April 22, 2020

Liability claims that could arise from the pandemic

Shara N. Roy was interviewed for Canadian Underwriter's featured article Liability claims that could arise from the pandemic.

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“I think we will see litigation coming out of this,” Shara Roy, a partner with law firm Lenczner Slaght Royce Smith Griffin LLP, which defends publicly traded companies in class action lawsuits.

Publicly-traded firms have been sued in the past after share prices dropped as a result of what Roy calls “external factors.”

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“If they do address it, it has to be specific,” said Roy. “It cannot be boilerplate and it needs to deal with the impact on their business directly.”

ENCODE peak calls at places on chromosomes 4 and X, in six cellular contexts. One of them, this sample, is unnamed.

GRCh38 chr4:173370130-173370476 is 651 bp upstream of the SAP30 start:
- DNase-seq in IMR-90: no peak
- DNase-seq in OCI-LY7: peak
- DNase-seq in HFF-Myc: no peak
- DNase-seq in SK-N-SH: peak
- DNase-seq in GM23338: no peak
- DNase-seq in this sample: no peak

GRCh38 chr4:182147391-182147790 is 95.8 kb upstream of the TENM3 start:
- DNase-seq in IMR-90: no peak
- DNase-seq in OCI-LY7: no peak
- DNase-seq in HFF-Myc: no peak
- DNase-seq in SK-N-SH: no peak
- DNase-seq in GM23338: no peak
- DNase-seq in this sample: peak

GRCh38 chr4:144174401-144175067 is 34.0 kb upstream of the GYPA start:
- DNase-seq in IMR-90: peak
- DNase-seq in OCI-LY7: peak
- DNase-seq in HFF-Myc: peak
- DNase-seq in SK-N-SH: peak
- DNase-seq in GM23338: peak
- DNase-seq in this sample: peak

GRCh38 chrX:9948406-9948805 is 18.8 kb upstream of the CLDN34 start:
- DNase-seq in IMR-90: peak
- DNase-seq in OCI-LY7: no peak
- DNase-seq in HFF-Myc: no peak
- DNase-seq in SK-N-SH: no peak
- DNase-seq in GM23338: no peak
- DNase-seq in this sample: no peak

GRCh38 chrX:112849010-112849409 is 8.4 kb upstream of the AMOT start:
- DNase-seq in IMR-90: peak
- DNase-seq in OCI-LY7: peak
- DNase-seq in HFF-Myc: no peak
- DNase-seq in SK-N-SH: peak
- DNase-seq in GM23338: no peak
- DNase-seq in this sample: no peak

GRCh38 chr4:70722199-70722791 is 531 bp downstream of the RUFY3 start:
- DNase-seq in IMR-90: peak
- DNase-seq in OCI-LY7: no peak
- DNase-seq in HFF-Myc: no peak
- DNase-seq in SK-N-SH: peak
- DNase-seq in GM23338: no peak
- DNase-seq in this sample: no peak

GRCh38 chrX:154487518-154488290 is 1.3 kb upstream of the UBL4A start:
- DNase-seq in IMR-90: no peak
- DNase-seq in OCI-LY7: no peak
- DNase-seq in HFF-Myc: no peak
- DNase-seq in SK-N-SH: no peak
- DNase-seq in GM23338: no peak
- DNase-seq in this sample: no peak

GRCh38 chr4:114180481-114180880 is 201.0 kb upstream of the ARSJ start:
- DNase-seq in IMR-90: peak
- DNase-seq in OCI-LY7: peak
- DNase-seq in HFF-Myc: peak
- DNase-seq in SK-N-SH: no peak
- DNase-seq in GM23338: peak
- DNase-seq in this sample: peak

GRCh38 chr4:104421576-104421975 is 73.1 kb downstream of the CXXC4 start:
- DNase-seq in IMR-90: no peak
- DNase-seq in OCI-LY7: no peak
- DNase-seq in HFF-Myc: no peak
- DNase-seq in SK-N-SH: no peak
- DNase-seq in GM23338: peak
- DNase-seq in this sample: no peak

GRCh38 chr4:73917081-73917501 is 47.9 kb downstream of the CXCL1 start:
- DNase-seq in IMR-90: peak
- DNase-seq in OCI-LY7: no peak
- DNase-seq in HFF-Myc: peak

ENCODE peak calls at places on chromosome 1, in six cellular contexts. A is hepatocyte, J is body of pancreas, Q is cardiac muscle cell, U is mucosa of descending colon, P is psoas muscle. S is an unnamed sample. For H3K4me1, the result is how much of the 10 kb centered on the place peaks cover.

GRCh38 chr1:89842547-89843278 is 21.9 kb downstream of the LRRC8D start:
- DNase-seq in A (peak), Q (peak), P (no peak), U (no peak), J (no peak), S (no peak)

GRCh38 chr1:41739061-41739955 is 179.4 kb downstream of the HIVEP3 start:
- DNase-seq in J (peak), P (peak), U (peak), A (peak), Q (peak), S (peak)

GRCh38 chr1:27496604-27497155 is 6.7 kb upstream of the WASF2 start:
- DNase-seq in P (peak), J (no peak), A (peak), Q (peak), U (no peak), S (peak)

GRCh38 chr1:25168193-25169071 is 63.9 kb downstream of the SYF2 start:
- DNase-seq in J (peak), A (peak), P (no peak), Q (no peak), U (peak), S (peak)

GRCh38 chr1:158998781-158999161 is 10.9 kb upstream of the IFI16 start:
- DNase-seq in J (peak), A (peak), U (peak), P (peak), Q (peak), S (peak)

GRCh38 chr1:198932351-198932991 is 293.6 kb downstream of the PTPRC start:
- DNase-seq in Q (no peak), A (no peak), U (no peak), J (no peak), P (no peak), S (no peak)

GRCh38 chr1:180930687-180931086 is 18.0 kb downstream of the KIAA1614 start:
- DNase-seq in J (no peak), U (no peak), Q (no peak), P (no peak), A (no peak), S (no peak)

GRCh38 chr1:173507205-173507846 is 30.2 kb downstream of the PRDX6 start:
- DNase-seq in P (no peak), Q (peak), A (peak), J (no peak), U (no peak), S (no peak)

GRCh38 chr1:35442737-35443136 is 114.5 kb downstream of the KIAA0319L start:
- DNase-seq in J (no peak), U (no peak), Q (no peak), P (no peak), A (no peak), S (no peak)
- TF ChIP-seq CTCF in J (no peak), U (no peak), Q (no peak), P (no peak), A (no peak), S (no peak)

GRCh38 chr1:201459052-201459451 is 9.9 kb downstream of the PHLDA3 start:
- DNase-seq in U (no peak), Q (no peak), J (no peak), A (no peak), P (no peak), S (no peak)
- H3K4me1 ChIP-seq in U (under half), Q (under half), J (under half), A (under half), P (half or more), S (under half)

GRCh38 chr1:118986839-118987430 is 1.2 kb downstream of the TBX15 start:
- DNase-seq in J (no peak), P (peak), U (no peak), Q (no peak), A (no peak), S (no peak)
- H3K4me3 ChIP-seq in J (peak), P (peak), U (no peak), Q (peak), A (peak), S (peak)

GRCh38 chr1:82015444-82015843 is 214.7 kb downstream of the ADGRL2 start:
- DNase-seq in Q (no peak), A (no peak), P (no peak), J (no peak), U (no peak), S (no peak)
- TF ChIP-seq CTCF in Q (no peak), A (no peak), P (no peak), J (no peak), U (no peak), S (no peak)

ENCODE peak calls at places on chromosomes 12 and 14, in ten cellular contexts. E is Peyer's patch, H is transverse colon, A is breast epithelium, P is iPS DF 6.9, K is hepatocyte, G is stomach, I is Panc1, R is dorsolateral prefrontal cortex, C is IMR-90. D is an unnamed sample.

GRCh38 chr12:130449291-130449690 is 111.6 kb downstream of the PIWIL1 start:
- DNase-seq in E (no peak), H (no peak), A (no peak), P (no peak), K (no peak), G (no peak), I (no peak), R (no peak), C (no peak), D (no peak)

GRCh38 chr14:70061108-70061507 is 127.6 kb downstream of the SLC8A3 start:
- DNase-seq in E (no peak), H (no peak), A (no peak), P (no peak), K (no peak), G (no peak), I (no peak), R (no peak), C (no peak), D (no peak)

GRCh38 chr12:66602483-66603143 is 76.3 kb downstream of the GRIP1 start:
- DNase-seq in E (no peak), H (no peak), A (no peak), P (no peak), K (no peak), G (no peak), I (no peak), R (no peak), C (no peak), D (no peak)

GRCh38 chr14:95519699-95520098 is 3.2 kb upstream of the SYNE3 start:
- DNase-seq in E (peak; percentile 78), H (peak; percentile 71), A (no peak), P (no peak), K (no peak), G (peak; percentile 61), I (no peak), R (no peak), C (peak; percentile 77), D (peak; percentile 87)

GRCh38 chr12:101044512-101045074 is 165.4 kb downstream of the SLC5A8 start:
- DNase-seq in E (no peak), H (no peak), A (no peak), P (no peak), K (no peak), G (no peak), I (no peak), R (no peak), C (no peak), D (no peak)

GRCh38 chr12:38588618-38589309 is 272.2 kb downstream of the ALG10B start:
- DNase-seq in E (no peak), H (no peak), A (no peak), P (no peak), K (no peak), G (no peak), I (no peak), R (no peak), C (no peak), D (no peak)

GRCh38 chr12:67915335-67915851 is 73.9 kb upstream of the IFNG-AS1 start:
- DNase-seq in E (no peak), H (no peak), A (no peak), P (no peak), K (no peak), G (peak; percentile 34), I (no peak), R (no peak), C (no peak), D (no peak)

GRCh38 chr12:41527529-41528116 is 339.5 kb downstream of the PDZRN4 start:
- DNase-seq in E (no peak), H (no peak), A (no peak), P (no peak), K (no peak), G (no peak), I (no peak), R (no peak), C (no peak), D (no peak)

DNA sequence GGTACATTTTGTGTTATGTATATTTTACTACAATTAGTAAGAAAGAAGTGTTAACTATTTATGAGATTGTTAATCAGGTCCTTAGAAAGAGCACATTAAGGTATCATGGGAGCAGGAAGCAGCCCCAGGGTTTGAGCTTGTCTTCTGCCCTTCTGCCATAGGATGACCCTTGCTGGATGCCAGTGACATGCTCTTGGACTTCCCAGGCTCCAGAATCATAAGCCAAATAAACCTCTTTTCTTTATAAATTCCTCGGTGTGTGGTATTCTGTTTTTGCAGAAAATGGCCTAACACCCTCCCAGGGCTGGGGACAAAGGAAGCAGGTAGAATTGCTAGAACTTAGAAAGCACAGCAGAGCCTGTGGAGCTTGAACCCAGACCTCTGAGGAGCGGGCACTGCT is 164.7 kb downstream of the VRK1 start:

That said, publicly traded firms are not generally required to interpret the external, political, economic and social developments on their own finances, Roy said, quoting guidance from the Canadian Securities Administrators.

What could hurt the client’s directors and officers is if they told the financial markets they were well-prepared for this type of crisis.

“I think we see a lot of companies who say in securities documents, and generally communicate to the market, that they are ready for eventualities, that they have got these business continuity plans in place,” said Roy. “We see this around cyber security, and that kind of thing, and it turned out they were actually not as prepared as they thought they were or that they communicated that were.  So I think those are the kinds of things that I think we are going to see litigation around: [Plaintiffs alleging] ‘You told us you could handle a situation like this and you haven’t.’”